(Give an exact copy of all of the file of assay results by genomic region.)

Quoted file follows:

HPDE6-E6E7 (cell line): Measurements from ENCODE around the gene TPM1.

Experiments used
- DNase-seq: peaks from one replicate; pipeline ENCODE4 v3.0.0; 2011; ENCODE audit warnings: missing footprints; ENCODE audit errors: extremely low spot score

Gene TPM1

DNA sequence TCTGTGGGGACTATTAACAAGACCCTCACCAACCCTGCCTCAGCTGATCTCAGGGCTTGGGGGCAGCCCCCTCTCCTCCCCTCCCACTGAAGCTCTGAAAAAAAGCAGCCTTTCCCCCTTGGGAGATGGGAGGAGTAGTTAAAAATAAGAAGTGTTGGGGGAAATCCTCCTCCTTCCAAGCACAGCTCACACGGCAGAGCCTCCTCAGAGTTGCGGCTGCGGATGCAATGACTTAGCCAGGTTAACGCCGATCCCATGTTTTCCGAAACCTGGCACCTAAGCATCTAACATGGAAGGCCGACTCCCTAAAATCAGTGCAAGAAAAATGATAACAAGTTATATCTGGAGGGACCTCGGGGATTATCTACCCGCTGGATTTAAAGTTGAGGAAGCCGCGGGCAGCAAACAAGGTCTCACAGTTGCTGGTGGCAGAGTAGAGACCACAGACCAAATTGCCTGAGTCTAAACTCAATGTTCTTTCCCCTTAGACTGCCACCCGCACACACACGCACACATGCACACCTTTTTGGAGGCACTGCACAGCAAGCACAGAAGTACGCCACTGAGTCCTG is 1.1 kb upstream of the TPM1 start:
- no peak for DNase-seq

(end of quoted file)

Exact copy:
HPDE6-E6E7 (cell line): Measurements from ENCODE around the gene TPM1.

Experiments used
- DNase-seq: peaks from one replicate; pipeline ENCODE4 v3.0.0; 2011; ENCODE audit warnings: missing footprints; ENCODE audit errors: extremely low spot score

Gene TPM1

DNA sequence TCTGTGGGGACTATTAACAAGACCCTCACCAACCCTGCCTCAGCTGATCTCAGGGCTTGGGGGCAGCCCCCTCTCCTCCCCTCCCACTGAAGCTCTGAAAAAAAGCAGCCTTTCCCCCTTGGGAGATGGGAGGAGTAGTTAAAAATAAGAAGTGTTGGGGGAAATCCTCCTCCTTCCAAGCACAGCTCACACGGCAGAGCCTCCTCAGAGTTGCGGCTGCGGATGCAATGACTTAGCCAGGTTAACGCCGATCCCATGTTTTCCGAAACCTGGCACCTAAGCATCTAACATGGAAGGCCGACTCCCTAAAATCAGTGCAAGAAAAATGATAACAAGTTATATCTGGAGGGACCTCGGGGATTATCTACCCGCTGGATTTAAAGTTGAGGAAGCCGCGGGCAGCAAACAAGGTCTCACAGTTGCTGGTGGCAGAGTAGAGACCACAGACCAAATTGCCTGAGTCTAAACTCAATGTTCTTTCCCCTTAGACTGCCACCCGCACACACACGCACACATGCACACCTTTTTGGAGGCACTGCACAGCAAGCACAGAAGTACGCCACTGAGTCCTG is 1.1 kb upstream of the TPM1 start:
- no peak for DNase-seq